Sustainable Sapele Wood

The wood shop at Island Packet Yachts. Most of the finished interiors are now constructed with the beautiful--and sustainable--sapele wood.

The wood shop at Island Packet Yachts. Most of the finished interiors are now constructed with the beautiful–and sustainable–sapele wood.

As the Flying Fish evolves from a bare hull, craftsmen at Island Packet Yachts are transforming the interior of my boat from raw fiberglass into a finish of gorgeous sapele wood.

Sapele is a member of the mahogany family sourced from sustainable growers in Central Africa. In the Island Packet production assembly, sapele has replaced much of the traditional teak wood which often comes from clear-cut, old-growth forests.

Sapele is a highly sustainable, relatively fast-growing hardwood. It comes from a large tree that has a widespread growth range across Africa. It is common for the trunk to exceed 6 feet in diameter on a tree that may reach a height of 150-200 feet with minimal branching. This yields straight-grained lumber that is almost twice as hard as other types of mahogany.

Sapele grows with an interlocking grain pattern where the fibers twist around the tree as they grow.  When quartersawn the interlocking grain aligns to form beautiful ribbon striping. The innate properties of sapele, known as “figure”, can be spectacular. Sapele figure can include bird’s eye, burl, fiddleback, flame, and quilted grain patterns.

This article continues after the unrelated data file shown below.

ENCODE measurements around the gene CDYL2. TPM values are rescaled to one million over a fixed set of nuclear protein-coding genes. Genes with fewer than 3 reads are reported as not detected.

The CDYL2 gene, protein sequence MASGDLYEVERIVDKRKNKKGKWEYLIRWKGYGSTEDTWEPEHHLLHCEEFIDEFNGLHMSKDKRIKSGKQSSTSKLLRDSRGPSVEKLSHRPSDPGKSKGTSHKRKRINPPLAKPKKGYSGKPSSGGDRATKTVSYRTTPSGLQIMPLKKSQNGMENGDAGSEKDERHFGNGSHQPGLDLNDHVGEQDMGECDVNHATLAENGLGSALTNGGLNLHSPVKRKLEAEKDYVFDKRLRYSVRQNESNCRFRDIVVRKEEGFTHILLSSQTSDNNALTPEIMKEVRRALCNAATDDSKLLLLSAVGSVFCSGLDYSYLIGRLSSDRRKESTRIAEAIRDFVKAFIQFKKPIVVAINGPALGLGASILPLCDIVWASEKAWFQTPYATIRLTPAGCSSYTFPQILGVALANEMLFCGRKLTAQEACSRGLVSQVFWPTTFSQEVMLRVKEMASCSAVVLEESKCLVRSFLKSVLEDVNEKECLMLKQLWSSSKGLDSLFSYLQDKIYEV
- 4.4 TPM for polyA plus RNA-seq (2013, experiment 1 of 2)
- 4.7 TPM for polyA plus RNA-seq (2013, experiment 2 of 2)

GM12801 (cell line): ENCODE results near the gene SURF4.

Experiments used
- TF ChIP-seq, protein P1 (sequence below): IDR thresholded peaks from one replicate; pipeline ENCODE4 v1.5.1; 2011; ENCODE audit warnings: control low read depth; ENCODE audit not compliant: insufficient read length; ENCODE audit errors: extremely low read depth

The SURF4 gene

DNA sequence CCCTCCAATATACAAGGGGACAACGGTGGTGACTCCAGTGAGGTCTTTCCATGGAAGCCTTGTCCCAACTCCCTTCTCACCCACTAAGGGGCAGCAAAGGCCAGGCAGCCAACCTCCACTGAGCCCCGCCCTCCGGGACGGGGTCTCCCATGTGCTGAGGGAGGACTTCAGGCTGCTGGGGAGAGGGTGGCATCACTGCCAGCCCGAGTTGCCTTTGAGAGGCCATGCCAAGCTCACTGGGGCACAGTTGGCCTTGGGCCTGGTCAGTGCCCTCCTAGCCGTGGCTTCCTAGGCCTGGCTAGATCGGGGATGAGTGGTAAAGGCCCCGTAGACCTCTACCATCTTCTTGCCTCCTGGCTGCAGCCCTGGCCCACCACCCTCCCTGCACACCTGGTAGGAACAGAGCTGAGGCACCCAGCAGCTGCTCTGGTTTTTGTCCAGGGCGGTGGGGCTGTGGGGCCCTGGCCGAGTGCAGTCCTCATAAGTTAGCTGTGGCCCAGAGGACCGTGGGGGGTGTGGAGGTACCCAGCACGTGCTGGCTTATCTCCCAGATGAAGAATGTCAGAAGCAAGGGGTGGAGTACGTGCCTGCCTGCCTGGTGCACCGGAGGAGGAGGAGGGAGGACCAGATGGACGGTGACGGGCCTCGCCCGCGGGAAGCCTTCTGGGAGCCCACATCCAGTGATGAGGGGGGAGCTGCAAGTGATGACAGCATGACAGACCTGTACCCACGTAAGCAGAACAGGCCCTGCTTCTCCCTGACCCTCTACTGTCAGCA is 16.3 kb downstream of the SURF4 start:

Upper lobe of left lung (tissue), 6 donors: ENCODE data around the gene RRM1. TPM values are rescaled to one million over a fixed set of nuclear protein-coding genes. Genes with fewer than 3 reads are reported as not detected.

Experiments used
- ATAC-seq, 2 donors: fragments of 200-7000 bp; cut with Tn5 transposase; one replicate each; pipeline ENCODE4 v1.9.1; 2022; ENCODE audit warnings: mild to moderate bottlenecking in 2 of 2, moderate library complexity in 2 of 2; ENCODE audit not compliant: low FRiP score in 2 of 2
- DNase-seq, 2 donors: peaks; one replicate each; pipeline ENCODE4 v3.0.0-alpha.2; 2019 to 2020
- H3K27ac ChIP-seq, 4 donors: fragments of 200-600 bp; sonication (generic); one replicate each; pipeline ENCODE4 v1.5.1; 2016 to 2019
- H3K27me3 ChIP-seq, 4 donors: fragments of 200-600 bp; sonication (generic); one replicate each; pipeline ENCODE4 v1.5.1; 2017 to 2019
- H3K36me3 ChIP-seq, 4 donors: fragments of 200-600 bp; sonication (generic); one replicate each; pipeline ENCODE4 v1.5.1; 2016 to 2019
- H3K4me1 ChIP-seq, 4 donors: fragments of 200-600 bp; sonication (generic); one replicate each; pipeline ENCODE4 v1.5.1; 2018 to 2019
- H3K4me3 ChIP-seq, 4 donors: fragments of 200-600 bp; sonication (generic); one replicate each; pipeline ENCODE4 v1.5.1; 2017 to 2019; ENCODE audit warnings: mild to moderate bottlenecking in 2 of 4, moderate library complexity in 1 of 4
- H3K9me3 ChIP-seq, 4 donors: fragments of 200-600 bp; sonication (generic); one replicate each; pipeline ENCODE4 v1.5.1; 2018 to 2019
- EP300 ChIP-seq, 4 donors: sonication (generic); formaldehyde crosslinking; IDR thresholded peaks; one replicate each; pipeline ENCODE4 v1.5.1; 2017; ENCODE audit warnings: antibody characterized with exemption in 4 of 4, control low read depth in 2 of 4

Sapele wood produces beautiful wood grain figuring.

The innate properties of sapele wood produces a beautiful wood grain figuring.

Among its more exotic uses sapele is often found in musical instruments. Taylor Guitars uses the wood on the back and sides of their acoustic guitar bodies. It is also used in manufacturing ukuleles and harps. The car maker Cadillac also uses sapele for interior wood trim on some of its vehicles.

The tree is also known as aboudikro. There are protected populations and logging restrictions in place in various countries including Sierra Leone and the Ivory Coast where sustainable sapele plantations have been created. The Congo is one of the largest producers of sapele and while the area is often in political turmoil, logging companies still embrace strict regulation and verification programs like Timber Legality & Tracing Verification (TLTV) and Verification of Legal Origin (VLO).

While TLTV covers all the company processes during harvest, processing and export, VLO takes a closer look at the legal right to harvest the tree in the first place. VLO timbers have an in-depth and highly-maintained chain of custody system that can be audited at any point.

Island Packet Yachts buys sapele from a supplier who provides TLTV and VLO stock offering documentable and verifiable chains of evidence showing that the tree was responsibly harvested from a sustainable area.

Responsible forest management and the verification of legal harvest may not be cost effective with some manufacturing companies but in my eyes this sustainable ethic will make the wood inside Flying Fish all the more beautiful.

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